It was so weird. This afternoon, after taking in a couple of Gay Games water polo matches at the Veale Natatorium at Case Western Reserve University in Cleveland, I started crying. Not for very long, mind you. I'm really not much of a crier. But it was right after the West Hollywood team had defeated the Atlanta team. Everyone was getting out of the pool and shaking hands and even though it wasn't a medal game I flashed back to my gold-medal-winning match a few hours earlier and the tears just came.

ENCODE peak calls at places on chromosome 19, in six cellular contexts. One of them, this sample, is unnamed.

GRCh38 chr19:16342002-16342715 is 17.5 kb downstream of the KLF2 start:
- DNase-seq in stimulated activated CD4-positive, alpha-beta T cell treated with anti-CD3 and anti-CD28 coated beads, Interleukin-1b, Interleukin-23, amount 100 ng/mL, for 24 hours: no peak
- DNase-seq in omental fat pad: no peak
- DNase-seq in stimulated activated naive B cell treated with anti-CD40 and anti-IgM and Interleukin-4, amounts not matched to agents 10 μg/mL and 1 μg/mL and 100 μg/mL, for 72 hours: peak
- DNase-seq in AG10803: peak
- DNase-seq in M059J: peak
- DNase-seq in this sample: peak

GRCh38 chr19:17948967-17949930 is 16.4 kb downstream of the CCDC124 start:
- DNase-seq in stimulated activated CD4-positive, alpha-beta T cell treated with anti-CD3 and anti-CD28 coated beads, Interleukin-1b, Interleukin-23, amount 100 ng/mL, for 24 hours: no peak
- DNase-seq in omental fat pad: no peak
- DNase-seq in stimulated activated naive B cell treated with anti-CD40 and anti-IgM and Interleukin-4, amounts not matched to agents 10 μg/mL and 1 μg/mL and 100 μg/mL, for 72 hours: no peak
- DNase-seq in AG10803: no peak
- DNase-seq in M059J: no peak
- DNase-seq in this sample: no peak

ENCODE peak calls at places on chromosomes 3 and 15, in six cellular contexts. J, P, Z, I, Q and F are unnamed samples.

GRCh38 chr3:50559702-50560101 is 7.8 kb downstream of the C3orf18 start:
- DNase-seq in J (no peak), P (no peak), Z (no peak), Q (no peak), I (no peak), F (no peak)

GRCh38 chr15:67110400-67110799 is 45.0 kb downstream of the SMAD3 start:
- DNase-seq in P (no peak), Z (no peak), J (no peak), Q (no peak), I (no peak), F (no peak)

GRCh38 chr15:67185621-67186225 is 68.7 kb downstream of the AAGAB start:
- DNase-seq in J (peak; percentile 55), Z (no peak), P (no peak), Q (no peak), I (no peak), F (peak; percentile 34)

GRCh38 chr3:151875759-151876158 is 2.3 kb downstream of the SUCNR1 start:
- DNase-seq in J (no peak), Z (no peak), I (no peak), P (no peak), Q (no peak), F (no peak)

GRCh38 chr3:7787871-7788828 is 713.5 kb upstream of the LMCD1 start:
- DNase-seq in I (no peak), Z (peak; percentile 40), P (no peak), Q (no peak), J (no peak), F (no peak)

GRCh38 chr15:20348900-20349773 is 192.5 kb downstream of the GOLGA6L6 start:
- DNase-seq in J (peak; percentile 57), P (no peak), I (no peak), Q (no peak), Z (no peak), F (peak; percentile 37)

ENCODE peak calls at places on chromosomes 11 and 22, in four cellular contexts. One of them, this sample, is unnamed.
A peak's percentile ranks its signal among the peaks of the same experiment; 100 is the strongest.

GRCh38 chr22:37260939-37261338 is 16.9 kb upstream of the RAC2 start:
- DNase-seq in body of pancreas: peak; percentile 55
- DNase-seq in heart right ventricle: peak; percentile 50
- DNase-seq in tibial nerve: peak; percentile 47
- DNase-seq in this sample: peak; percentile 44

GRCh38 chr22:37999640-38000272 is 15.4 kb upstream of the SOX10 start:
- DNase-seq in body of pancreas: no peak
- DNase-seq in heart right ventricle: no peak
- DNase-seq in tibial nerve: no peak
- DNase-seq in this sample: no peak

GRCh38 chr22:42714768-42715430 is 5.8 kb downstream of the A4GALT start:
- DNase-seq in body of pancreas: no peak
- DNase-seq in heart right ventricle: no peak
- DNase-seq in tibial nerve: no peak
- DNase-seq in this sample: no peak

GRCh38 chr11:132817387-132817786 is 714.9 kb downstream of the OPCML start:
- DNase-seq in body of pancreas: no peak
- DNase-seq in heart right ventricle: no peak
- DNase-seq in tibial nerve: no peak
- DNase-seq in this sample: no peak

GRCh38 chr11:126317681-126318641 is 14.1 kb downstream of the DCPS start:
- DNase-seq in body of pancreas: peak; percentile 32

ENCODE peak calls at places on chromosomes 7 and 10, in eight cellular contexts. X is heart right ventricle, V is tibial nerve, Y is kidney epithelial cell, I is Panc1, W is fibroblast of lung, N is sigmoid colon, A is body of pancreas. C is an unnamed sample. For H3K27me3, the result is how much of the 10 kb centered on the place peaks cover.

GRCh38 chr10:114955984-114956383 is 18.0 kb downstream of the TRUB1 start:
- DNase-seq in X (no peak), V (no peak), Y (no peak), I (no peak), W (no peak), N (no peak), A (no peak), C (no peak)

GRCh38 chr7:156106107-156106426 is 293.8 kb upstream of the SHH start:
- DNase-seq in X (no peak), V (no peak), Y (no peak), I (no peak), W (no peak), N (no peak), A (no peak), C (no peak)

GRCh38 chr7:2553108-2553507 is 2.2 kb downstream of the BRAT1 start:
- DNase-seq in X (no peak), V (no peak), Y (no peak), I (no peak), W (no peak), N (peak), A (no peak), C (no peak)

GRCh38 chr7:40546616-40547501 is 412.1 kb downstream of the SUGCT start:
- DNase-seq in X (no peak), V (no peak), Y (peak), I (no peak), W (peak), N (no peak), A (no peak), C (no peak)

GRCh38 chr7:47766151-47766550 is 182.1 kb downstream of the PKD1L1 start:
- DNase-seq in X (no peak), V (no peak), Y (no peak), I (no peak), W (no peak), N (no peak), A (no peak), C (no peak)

At the time the gold medal was clinched, I was exuberant. Perhaps a bit too exuberant: I actually threw my racquet in the air as high as I could and let out a HUGE roar before I jogged to the net and embraced my opponent. I had done a good job of keeping my emotions in check throughout the match, which isn't like me. Sure, I had a few "HIT THE BALL!!!" moments after yet another weak forehand was dumped into the bottom of the net and at least one "CALL THAT SHIT!!!" after a ball from my opponent landed just wide on break point (at least I think it was wide - in retrospect I wasn't 100% sure and so I'm glad I didn't call it). But I was really nervous all match long. Even though this was "just" gay tennis - just D-level gay tennis at that - it felt like something massive was at stake. Honestly, in a way, it was massive.